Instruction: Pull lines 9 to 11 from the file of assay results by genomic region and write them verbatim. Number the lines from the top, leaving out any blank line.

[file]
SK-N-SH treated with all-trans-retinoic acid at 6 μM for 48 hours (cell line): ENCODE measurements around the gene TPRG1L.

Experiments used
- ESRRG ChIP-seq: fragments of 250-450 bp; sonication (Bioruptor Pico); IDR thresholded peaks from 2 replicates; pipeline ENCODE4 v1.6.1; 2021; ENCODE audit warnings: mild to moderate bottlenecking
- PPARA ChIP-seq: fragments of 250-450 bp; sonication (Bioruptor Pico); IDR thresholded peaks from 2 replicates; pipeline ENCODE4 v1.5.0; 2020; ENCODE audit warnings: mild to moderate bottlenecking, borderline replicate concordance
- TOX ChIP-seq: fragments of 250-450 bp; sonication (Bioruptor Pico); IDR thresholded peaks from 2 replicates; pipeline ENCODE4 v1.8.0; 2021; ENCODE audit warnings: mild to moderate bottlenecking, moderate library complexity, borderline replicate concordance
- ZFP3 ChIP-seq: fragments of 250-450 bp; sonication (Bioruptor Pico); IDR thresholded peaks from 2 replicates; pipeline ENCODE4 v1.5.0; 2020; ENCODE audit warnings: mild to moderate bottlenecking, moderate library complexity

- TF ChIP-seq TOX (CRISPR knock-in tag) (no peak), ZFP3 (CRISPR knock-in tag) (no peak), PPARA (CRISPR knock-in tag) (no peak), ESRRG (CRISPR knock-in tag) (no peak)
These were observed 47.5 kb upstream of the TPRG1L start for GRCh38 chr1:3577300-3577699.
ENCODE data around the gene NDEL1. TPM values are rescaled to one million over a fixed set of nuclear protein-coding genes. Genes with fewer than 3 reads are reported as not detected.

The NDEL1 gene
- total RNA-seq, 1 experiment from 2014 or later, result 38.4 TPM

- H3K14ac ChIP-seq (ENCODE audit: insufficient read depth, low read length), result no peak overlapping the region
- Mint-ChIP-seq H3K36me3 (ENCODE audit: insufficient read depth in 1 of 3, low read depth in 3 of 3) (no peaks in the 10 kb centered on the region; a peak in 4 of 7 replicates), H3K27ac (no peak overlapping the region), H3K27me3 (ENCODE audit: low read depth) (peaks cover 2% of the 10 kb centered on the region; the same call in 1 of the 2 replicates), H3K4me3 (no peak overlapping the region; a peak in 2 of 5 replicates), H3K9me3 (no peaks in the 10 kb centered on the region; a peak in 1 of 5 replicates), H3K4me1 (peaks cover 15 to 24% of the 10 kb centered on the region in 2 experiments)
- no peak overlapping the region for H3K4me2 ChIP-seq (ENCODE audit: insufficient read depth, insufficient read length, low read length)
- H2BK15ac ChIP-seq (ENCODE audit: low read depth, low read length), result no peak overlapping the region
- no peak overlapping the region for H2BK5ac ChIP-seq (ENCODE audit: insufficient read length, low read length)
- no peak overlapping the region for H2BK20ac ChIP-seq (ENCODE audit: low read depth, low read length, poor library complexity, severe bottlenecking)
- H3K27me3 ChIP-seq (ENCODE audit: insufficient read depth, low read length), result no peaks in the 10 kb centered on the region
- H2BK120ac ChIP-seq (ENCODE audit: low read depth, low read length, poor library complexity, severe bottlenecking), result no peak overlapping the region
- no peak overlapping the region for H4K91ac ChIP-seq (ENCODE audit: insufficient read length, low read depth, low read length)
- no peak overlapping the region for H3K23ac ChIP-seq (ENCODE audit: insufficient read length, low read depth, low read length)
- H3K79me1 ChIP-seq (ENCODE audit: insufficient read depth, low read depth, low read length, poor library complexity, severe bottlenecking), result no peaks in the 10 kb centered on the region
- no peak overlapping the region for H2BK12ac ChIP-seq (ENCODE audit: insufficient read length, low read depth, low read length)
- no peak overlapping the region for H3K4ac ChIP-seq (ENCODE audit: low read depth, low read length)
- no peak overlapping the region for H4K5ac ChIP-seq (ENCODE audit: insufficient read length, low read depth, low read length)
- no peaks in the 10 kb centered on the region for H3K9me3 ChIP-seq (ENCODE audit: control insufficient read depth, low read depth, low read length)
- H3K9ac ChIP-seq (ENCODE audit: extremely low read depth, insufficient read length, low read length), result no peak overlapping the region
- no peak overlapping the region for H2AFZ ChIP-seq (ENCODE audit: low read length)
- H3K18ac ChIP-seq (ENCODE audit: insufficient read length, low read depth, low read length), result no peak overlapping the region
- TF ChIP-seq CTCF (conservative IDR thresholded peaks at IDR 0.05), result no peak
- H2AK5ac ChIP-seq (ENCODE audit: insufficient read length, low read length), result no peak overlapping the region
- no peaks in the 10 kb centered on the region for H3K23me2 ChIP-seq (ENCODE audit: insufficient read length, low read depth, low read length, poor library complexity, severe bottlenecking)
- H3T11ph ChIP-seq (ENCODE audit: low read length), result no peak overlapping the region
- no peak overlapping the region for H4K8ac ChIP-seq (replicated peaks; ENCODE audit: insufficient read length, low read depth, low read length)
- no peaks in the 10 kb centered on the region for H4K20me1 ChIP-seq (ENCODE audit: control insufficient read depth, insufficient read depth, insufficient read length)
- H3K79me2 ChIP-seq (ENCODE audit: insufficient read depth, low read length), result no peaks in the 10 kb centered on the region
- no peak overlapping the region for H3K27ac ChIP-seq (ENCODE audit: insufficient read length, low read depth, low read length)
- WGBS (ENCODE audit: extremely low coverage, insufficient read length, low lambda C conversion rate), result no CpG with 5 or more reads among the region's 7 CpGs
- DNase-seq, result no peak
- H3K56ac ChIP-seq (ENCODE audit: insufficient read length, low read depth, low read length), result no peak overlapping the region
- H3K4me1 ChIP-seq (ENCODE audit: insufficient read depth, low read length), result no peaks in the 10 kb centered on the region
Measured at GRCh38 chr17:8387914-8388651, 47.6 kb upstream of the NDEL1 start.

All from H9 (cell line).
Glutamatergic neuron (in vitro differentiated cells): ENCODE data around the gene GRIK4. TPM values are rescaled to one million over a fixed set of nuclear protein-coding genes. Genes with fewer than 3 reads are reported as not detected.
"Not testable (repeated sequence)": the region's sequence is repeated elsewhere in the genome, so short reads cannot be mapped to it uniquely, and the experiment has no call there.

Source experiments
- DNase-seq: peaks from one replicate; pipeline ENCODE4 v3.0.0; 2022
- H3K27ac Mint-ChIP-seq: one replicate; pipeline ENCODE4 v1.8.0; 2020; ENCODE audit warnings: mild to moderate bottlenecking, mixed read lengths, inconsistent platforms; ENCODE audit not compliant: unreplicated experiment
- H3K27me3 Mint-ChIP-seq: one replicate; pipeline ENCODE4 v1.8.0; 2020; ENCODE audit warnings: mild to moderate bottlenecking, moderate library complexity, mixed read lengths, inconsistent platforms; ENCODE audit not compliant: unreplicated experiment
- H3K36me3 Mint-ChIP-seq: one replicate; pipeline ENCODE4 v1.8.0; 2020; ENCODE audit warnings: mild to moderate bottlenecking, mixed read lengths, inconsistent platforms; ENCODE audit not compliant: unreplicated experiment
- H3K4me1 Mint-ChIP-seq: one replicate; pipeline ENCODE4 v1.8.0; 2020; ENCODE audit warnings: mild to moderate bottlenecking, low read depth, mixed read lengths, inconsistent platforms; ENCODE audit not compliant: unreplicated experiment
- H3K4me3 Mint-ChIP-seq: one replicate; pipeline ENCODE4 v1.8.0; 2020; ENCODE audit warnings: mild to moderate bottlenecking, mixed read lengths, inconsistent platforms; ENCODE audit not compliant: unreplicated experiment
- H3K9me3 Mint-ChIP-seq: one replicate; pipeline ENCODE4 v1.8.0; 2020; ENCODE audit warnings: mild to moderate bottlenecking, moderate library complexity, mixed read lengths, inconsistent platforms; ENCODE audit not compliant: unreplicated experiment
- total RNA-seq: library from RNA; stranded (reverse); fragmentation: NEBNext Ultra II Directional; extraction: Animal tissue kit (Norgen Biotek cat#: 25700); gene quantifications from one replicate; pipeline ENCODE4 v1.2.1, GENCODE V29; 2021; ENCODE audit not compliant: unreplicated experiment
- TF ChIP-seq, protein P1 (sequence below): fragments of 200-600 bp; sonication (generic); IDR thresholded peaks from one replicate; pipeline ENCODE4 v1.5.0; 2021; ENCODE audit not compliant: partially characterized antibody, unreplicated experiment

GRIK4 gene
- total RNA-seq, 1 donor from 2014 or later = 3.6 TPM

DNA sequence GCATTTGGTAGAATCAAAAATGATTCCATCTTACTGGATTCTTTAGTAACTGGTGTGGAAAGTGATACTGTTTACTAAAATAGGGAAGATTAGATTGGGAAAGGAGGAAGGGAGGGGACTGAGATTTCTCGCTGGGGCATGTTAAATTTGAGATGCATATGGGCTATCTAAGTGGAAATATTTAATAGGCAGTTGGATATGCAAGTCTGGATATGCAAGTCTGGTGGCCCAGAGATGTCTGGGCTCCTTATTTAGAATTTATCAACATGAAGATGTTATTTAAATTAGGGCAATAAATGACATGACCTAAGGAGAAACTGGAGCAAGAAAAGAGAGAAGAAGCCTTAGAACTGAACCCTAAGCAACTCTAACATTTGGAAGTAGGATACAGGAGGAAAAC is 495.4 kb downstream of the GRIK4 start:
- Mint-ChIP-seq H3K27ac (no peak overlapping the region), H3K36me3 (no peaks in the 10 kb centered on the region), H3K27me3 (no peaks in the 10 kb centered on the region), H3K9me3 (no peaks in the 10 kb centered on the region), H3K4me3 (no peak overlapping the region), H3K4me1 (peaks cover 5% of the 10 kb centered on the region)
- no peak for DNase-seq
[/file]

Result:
ENCODE data around the gene NDEL1. TPM values are rescaled to one million over a fixed set of nuclear protein-coding genes. Genes with fewer than 3 reads are reported as not detected.

The NDEL1 gene
- total RNA-seq, 1 experiment from 2014 or later, result 38.4 TPM